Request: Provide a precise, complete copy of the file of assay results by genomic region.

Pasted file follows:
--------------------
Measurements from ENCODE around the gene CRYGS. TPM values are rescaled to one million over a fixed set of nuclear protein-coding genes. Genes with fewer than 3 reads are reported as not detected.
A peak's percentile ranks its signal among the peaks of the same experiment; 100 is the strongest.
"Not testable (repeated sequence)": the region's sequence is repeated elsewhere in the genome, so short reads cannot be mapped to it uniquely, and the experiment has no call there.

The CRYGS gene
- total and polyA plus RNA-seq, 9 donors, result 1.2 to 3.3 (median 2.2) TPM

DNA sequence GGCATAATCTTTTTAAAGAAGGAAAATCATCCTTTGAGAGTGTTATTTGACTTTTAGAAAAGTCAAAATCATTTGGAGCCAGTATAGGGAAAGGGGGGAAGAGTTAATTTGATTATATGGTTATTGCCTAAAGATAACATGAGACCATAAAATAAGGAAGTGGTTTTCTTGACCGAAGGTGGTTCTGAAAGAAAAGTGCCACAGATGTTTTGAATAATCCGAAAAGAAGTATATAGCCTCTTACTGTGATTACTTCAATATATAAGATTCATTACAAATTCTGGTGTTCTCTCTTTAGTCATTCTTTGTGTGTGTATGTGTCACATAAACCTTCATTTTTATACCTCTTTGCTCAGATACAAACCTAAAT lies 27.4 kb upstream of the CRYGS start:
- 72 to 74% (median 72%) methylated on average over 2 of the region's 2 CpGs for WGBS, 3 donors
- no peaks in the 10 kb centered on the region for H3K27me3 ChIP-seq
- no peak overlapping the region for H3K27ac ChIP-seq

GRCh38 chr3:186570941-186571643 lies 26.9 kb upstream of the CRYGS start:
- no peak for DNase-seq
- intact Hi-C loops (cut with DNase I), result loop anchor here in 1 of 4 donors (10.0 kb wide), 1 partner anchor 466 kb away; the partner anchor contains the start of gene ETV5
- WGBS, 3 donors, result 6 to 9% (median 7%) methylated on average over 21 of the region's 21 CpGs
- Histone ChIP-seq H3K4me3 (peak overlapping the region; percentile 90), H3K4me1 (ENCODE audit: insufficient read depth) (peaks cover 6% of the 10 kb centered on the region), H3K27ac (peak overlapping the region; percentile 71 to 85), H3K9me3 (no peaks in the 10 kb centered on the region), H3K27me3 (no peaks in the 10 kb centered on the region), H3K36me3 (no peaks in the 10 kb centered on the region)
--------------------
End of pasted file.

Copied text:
Measurements from ENCODE around the gene CRYGS. TPM values are rescaled to one million over a fixed set of nuclear protein-coding genes. Genes with fewer than 3 reads are reported as not detected.
A peak's percentile ranks its signal among the peaks of the same experiment; 100 is the strongest.
"Not testable (repeated sequence)": the region's sequence is repeated elsewhere in the genome, so short reads cannot be mapped to it uniquely, and the experiment has no call there.

The CRYGS gene
- total and polyA plus RNA-seq, 9 donors, result 1.2 to 3.3 (median 2.2) TPM

DNA sequence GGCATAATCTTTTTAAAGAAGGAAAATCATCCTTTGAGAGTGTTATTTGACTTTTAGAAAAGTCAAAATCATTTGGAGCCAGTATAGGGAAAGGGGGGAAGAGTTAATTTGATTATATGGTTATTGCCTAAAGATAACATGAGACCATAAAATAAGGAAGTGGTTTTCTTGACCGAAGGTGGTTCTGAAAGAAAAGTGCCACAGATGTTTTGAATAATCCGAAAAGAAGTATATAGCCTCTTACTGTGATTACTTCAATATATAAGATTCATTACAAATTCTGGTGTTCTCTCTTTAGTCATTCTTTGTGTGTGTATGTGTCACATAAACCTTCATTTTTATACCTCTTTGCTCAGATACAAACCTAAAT lies 27.4 kb upstream of the CRYGS start:
- 72 to 74% (median 72%) methylated on average over 2 of the region's 2 CpGs for WGBS, 3 donors
- no peaks in the 10 kb centered on the region for H3K27me3 ChIP-seq
- no peak overlapping the region for H3K27ac ChIP-seq

GRCh38 chr3:186570941-186571643 lies 26.9 kb upstream of the CRYGS start:
- no peak for DNase-seq
- intact Hi-C loops (cut with DNase I), result loop anchor here in 1 of 4 donors (10.0 kb wide), 1 partner anchor 466 kb away; the partner anchor contains the start of gene ETV5
- WGBS, 3 donors, result 6 to 9% (median 7%) methylated on average over 21 of the region's 21 CpGs
- Histone ChIP-seq H3K4me3 (peak overlapping the region; percentile 90), H3K4me1 (ENCODE audit: insufficient read depth) (peaks cover 6% of the 10 kb centered on the region), H3K27ac (peak overlapping the region; percentile 71 to 85), H3K9me3 (no peaks in the 10 kb centered on the region), H3K27me3 (no peaks in the 10 kb centered on the region), H3K36me3 (no peaks in the 10 kb centered on the region)